Melissa Essential Oil
Melissa Essential Oil is often adulterated. Purchase only from reputable sources that test their oils.
Melissa Essential Oil is steam distilled from the leaves and flowers of Melissa officinalis, an herb most commonly referred to as Lemon Balm and sometimes as Bee Balm. Lemon Balm is easy to find and grow. Although the leaves of Lemon Balm are quite aromatic, the leaves and flowers do not yield much essential oil. Therefore, the oil is often adulterated, and true Melissa Essential Oil commands a very high price.
Aromatically, Melissa Essential Oil possesses a wonderfully fresh, lemony, green and slightly herbaceous character. It's a delightful aroma that many find pleasant.
Melissa Essential Oil is comprised of approximately 60% aldehydes and 10% monoterpenols. Citral (geranial and neral) is the key aldehyde present within the oil and is primarily responsible for the oil's beautiful, lemony aroma. There is also around 10% Citronellal present within the oil. Due to its citral content, Melissa Oil needs to be used with care and shouldn't be used above 0.9% in topical applications. Refer to the Safety Information section below for more safety hazard and contraindication information.
Melissa Essential Oil can be helpful for acne and oily skin. Because the essential oil poses a high risk of skin sentisization, however, Melissa Hydrosol can be a much safer and more affordable alternative. I personally find that Melissa Hydrosol is quite helpful in assisting with my oily skin.
Emotionally, Melissa Essential Oil has been praised for its ability to help soothe anxiety and support those with depression. Robbi Zeck writes that "Melissa softens extreme emotions, eases resentment, gladdens the heart and engages the soul in its own graceful rhythm." [Robbi Zeck, ND, The Blossoming Heart: Aromatherapy for Healing and Transformation (Victoria, Australia: Aroma Tours, 2008), 97.]
Common Method of Extraction for Melissa Essential Oil
Plant Part Typically Used
Leaves and Flowers/Buds
Strength of Initial Aroma
Melissa Essential Oil smells fresh, lemony and herbaceous.
Melissa Essential Oil Uses
- Sleep Disorders
- Fungal Infections
- Viral Skin Infections
- Menopausal Symptoms
- Anxiety-related Symptoms
Source: Valerie Ann Worwood, The Complete Book of Essential Oils and Aromatherapy, 25th Anniversary Edition (Novato, CA: New World Library, 2016, 605.
Major Constituents of Melissa Essential Oil
- Geranyl Acetate
Source: E. Joy Bowles, The Chemistry of Aromatherapeutic Oils (NSW, Australia: Allen & Unwin, 2003), 196.
Melissa Essential Oil Safety Information
Tisserand and Young precaution that Melissa Essential Oil can pose a drug interaction hazard and that there is a risk of teratogenicity. They precaution against topical use in children and infants under age 2 and for those with hypersensitive/diseased/damaged skin. They recommend a dermal maximum of 0.9%. Reading Tisserand and Young's full profile is recommended. [Robert Tisserand and Rodney Young, Essential Oil Safety (Second Edition. United Kingdom: Churchill Livingstone Elsevier, 2014), 350-351.]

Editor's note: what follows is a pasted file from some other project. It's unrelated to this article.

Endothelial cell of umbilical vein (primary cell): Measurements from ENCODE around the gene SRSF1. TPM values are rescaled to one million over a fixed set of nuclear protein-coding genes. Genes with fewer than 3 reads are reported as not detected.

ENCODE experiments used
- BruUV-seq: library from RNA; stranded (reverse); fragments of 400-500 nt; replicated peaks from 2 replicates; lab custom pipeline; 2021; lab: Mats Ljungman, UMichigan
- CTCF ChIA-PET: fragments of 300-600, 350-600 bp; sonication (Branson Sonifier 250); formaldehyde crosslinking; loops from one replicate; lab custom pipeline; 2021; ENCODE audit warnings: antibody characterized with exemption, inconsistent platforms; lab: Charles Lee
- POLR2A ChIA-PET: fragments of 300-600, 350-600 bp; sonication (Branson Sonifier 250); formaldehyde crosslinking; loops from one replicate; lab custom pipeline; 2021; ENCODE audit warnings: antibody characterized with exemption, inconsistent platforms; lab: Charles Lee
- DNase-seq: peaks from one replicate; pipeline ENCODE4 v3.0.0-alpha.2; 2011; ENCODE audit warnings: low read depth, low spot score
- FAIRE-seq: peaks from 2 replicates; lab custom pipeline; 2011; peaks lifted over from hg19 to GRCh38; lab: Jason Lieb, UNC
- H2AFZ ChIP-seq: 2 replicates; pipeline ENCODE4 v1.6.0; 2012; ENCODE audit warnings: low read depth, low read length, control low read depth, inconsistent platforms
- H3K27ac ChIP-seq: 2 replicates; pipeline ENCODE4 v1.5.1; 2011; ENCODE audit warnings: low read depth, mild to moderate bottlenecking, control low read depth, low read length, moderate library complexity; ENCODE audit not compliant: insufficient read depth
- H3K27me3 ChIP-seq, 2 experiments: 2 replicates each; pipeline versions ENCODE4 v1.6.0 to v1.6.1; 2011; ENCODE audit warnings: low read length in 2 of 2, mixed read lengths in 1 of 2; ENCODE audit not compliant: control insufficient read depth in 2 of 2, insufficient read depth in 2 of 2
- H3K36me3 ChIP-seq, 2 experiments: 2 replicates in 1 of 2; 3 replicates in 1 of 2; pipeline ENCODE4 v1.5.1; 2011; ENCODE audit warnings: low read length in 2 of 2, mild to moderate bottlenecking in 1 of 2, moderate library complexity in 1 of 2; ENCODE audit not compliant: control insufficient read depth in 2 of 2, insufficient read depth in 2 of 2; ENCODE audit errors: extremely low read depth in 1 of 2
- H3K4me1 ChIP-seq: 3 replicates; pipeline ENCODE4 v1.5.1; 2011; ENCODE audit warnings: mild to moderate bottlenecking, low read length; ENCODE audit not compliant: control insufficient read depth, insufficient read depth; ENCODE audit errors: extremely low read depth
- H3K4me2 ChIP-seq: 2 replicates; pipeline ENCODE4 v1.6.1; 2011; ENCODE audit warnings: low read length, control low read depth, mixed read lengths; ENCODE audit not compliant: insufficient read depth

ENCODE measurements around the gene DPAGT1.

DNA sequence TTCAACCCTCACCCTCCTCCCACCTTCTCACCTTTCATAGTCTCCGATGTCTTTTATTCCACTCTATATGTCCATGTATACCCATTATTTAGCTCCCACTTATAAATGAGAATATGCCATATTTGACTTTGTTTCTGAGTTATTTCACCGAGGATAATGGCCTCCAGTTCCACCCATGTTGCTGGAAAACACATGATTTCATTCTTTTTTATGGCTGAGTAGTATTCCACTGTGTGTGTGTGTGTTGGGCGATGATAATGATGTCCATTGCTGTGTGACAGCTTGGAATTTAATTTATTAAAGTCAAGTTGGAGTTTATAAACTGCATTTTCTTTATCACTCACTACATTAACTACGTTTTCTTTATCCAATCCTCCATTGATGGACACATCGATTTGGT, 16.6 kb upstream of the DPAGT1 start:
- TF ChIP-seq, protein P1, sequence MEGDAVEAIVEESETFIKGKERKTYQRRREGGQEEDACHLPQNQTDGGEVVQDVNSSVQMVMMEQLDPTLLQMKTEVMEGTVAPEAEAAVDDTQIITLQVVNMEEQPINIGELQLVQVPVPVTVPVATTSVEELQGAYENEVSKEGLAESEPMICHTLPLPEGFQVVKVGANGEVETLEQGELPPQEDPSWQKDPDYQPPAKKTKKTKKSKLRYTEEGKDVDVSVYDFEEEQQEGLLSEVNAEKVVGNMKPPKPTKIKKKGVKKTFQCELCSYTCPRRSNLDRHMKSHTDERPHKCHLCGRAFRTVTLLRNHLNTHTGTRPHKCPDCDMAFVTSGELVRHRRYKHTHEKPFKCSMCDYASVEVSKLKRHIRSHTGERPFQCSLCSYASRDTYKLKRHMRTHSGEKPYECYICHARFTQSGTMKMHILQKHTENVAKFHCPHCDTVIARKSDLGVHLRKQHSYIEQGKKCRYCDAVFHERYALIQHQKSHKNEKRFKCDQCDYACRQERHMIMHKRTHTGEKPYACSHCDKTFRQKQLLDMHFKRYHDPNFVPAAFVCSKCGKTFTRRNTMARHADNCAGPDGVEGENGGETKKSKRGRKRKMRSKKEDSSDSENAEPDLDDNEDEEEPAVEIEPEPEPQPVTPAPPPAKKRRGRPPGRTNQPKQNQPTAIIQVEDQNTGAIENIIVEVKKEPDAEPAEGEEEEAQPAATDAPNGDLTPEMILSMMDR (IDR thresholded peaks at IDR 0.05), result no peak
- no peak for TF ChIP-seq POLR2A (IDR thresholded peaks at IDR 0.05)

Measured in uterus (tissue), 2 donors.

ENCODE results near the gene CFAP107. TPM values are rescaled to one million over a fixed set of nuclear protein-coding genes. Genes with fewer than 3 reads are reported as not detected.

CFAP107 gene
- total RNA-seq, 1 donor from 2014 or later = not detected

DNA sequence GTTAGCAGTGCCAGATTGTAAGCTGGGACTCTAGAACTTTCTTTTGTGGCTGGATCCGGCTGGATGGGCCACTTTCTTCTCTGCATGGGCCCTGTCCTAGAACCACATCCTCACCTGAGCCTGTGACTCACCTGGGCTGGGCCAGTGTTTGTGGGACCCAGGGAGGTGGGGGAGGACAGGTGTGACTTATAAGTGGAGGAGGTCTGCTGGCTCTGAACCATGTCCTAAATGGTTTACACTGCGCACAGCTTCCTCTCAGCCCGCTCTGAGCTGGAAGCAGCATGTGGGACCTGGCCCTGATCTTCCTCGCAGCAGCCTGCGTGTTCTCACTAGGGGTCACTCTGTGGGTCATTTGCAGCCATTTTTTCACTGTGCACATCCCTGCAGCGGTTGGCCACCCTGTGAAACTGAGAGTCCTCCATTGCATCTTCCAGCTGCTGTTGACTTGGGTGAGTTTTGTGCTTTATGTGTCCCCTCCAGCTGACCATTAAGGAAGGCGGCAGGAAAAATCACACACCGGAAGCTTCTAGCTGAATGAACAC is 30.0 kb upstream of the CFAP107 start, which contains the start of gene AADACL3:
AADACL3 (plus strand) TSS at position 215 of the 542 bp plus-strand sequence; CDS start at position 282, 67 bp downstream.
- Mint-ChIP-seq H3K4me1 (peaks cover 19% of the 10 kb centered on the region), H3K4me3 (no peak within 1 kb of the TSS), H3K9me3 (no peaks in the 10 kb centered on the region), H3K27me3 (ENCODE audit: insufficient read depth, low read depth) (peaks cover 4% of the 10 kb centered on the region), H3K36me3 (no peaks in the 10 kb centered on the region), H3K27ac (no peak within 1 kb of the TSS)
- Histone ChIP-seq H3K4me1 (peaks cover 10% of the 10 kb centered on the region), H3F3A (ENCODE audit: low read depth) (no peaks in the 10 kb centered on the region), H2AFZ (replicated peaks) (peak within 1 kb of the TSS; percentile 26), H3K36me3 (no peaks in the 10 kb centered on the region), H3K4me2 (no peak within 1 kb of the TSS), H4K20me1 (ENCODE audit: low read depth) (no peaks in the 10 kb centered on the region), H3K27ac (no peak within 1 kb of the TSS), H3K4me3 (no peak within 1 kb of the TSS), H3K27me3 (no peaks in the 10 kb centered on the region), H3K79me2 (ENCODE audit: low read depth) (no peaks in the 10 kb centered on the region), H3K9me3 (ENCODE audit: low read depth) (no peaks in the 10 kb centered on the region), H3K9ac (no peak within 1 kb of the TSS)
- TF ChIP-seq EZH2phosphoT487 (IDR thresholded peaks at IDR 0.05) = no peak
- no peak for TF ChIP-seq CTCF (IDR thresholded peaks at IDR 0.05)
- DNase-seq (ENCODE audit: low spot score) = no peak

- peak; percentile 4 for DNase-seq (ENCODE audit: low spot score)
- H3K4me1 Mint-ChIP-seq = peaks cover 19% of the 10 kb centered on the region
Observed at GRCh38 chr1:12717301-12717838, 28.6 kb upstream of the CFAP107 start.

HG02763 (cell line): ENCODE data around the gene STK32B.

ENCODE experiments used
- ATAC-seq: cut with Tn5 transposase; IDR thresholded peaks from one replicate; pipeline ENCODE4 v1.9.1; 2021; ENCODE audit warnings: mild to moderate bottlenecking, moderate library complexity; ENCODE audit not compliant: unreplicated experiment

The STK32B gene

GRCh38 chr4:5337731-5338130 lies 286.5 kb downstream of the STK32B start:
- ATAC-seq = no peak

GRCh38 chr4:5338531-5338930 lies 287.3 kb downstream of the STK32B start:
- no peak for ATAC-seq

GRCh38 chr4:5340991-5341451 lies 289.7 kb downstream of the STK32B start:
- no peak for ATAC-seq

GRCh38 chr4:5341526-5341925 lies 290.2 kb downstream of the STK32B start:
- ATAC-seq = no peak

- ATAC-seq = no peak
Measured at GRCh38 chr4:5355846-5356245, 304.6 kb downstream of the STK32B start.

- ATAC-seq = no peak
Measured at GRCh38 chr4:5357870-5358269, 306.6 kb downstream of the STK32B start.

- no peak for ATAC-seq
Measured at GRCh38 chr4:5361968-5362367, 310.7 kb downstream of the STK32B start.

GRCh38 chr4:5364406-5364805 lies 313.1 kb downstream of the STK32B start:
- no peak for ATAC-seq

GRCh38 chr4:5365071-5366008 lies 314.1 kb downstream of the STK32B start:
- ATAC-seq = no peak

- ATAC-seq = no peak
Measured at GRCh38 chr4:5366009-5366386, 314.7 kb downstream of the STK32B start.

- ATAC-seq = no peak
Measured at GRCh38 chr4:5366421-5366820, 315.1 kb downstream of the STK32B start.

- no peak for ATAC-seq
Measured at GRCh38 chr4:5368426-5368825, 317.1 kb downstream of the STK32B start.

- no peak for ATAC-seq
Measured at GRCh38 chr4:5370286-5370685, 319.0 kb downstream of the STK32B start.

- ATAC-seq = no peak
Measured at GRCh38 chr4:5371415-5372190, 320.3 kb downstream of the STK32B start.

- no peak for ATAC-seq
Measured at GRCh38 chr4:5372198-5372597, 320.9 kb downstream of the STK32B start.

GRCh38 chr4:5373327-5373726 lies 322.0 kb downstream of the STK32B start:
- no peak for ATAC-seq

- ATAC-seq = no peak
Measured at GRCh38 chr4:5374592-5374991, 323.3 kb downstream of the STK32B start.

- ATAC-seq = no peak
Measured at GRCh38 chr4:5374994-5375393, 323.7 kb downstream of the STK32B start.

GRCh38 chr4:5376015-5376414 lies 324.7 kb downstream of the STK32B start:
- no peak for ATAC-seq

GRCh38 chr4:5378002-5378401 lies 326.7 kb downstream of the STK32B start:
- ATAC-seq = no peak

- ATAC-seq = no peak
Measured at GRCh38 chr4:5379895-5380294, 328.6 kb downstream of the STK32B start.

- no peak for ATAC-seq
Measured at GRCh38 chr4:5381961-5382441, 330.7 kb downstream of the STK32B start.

This essential oil poses a higher risk of causing irritation and sensitization when used in the bath. Avoid using it in the bath, even if it is solubilized/diluted.
General Safety Information
Do not take any oils internally and do not apply undiluted essential oils, absolutes, CO2s or other concentrated essences onto the skin without advanced essential oil knowledge or consultation from a qualified aromatherapy practitioner. For general dilution information, read AromaWeb's Guide to Diluting Essential Oils. If you are pregnant, epileptic, have liver damage, have cancer, or have any other medical problem, use oils only under the proper guidance of a qualified aromatherapy practitioner. Use extreme caution when using oils with children and be sure to first read the recommended dilution ratios for children. Consult a qualified aromatherapy practitioner before using oils with children, the elderly, if you have medical issues or are taking medications. Before using this or any essential oil, carefully read AromaWeb's Essential Oil Safety Information page. For in-depth information on oil safety issues, read Essential Oil Safety by Robert Tisserand and Rodney Young.
Important Information About the Profiles
The essential oil information provided on AromaWeb is intended for educational purposes only. The references to safety information, constituents and percentages is generalized information. The data is not necessary complete and is not guaranteed to be accurate. The essential oil photos are intended to represent the typical and approximate color of each essential oil. However, essential oil color can vary based on harvesting, distillation, age of the essential oil and other factors. Profiles for several absolutes are included within the directory, and are denoted as such.
Essential Oil Book Suggestions
Click on a book's title to view details and read a full review for the book. Visit AromaWeb's Books area to find details about many other essential oil and aromatherapy books.
Own Safety Profiles for 400 Essential Oils and 206 Constituents:
Essential Oil Safety: A Guide for Health Care Professionals
Authors: Robert Tisserand and Rodney Young
The Complete Book Of Essential Oils & Aromatherapy
Includes 125 Essential Oil Profiles
Author: Valerie Ann Worwood